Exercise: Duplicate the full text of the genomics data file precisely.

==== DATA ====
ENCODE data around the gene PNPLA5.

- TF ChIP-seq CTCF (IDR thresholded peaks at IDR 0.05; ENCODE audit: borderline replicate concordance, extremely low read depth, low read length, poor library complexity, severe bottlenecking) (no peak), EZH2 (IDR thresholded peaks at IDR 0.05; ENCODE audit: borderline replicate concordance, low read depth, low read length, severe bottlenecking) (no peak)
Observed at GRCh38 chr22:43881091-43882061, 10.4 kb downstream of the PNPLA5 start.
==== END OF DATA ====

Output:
ENCODE data around the gene PNPLA5.

- TF ChIP-seq CTCF (IDR thresholded peaks at IDR 0.05; ENCODE audit: borderline replicate concordance, extremely low read depth, low read length, poor library complexity, severe bottlenecking) (no peak), EZH2 (IDR thresholded peaks at IDR 0.05; ENCODE audit: borderline replicate concordance, low read depth, low read length, severe bottlenecking) (no peak)
Observed at GRCh38 chr22:43881091-43882061, 10.4 kb downstream of the PNPLA5 start.